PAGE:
The deal late last week to end Detroit’s bankruptcy also means the city’s art museum didn’t have to sell much of its famous art:
As many outlets are noting, the bankruptcy could have been far lengthier, and even more painful for retirees, had it not been for an unusual deal designed to save the Detroit Institute of Arts while minimizing cuts to pensions. The museum has been owned by the city since 1919, and its collection, appraised at $4.6 billion, includes works by the likes of Rembrandt, Van Gogh, and Matisse, as well as Bruegel the Elder’s masterful The Wedding Dance. In April 2013, the city’s governor-appointed emergency manager, Kevyn Orr, informed the DIA that it would have to contribute at least $500 million to paying off Detroit’s debts, even if meant selling off paintings at auction. Creditors also demanded a sale, because, you know, they’re creditors.
Instead, the museum essentially went on an ambitious fundraising drive, in which it managed to raise more than $800 million, including $330 million from nine different philanthropic foundations. Another $200 million came from the state of Michigan, which, despite Gov. Rick Snyder’s protestations that he wouldn’t bail out Detroit, did apparently feel compelled to preserve some of its cultural heritage.
In return for the money, the deal will essentially “ransom the museum from city ownership,” as the New York Times puts it, placing it in control of an independent charitable trust.
It sounds like foundations and others that gave money to the art museum not just helped preserve the museum’s finer pieces but also raised extra money for the museum. Given that many urban supporters these days laud the positive influence of arts on urban development, perhaps the museum can play a bigger role in helping to revive downtown Detroit with some of that extra money.
At the same time, it is interesting to consider some of the tradeoffs in Detroit leaving bankruptcy: is it better to preserve art (often something passed down from generation to generation) or to cut the pensions of employees and retirees? Save big culture or provide more money for people living in the community? Perhaps this is an overly simplified comparison but raising hundreds of millions for art could have very different outcomes than raising that money to help residents.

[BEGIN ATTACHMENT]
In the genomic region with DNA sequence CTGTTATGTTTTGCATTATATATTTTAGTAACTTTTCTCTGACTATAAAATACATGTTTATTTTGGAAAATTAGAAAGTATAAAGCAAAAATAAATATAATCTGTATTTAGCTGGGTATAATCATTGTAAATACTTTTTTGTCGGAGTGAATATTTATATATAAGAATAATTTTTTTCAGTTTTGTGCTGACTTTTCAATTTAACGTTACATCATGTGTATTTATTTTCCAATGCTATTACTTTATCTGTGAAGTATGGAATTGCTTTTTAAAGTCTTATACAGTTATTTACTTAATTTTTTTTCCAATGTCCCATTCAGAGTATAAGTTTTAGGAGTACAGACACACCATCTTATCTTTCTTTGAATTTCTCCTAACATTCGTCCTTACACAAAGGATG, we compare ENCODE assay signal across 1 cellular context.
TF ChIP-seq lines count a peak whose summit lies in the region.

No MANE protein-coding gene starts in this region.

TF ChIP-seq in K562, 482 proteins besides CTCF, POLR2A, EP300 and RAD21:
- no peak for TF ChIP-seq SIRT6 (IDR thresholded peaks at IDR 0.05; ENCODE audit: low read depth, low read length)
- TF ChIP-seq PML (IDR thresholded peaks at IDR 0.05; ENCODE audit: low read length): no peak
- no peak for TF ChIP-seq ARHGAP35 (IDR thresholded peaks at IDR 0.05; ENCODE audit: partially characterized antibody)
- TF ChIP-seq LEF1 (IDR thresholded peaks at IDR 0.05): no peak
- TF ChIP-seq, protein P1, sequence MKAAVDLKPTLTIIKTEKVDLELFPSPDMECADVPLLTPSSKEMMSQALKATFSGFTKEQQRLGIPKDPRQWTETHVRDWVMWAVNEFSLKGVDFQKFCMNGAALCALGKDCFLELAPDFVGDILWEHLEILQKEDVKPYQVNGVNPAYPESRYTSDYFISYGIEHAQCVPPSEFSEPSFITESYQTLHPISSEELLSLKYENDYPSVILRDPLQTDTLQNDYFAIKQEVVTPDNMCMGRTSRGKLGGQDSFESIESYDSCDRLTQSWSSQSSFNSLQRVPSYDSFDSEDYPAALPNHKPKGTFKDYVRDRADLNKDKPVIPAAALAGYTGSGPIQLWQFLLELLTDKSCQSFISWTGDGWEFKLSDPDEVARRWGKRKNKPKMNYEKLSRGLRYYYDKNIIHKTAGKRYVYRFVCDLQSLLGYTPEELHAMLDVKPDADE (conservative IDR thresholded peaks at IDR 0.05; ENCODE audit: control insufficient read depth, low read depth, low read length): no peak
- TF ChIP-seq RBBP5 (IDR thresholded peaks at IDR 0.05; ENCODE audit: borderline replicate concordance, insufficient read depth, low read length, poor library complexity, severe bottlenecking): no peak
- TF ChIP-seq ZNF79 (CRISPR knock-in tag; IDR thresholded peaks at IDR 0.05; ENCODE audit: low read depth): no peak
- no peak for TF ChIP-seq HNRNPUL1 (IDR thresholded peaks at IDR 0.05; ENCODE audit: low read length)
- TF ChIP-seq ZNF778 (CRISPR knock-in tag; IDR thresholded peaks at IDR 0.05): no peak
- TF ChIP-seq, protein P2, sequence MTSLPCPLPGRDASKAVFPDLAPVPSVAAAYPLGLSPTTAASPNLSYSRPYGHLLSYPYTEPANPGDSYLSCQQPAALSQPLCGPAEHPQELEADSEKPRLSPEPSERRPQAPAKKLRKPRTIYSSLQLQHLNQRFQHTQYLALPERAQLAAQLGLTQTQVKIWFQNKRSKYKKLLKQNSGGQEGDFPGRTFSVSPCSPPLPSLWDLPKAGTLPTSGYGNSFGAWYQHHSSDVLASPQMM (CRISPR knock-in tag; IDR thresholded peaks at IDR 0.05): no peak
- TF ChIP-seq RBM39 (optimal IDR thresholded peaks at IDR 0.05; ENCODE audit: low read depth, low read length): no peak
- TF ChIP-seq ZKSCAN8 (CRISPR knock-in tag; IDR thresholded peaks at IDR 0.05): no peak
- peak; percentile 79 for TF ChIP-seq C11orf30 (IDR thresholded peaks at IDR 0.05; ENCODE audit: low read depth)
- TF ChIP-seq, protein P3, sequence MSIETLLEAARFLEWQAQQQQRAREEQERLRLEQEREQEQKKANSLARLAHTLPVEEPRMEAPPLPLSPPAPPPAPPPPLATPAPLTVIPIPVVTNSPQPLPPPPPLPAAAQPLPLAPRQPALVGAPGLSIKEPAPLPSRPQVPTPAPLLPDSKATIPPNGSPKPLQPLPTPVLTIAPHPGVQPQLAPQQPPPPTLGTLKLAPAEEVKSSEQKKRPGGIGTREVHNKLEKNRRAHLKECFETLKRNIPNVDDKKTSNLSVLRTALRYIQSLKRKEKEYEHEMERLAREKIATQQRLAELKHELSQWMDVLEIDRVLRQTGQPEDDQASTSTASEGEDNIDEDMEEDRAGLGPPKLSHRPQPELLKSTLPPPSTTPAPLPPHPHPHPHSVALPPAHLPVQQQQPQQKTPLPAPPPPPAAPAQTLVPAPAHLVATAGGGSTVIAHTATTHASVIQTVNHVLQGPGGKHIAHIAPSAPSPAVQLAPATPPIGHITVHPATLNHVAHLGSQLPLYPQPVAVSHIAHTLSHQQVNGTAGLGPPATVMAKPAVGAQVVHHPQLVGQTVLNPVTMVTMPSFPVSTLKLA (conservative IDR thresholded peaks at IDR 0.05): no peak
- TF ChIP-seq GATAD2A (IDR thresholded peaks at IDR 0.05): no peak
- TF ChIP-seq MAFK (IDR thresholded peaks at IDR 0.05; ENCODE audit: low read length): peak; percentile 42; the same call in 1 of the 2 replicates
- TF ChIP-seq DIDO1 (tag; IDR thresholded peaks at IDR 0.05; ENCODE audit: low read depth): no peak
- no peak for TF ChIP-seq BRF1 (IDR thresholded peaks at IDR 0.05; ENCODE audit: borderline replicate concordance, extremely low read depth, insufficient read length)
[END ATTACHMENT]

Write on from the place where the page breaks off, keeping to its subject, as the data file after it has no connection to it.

A Harvard sociology course with $100,000 in grant money to distribute sounds like a cross between the work of a typical intro-level social problems course and what foundations do:
While most Harvard College students focus on what they will take away from a course, students who enroll in Sociology 152: “Philanthropy and Public Problem-Solving” this spring will have the opportunity to give back—in the form of $100,000 in grants to Boston-area non-profits of their choice.
Students enrolled in this new course will split into teams based on area of interest. Each team will conduct research on a particular social issue, ranging from homelessness to education reform, and will eventually choose a local organization to provide with a grant.
The Once Upon A Time Foundation, based in Fort Worth, Texas, has donated $100,000 for students enrolled in the course to distribute to non-profits. The foundation has funded similar courses at Stanford, Princeton, Yale, and various colleges in Texas.
Harvard Kennedy School Senior Lecturer Christine W. Letts and Senior Research Fellow James L. Bildner will co-teach the class, which will be open to both College and Kennedy School students. “It’s an exceptional opportunity,” Bildner said.
An opportunity indeed.
While this could be good practice, I wonder if students might reach another conclusion: handing out just $100,000 is not enough to tackle serious social problems. Even major money sources like the Bill & Melinda Gates Foundation can only do so much.
I’m guessing that it is a pretty unique sociology course at Brown that has students work in teams to give away $15,000:
Receiving $15,000 for a college class might sound like a laughable dream, but in SOC 1870A: “Investing in Social Change,” a course offered by the Department of Sociology in conjunction with the Swearer Center for Public Service, that is exactly what happens. There is, of course, a catch — students do not keep the $15,000, but instead work in teams of five to award the money in grants to one or more community organizations.
After reading about a philanthropy-based class at another school, Martin Granoff P’93 approached the Office of the Dean of the College about funding a similar class at the University. They brought the idea to Roger Nozaki MAT’89, director of the Swearer Center for Public Service and associate dean of the College for community and global engagement, who then approached Associate Professor of Sociology Ann Dill about co-teaching the class…
This past year there were 34 applicants for the 18 spots.
In addition to assigned readings, the class also features a number of speakers, a majority of whom are Brown alums who work for Rhode Island or Providence nonprofits.
Obviously, it takes a good amount of money to make a course like this happen but it sounds like an exciting opportunity.
I wonder if a class like this is best-suited for a wealthy school like Brown where students could easily end up in positions to give away corporate, government, or private money or for less-advantaged schools where being able to give away this amount would put students in a more unusual position.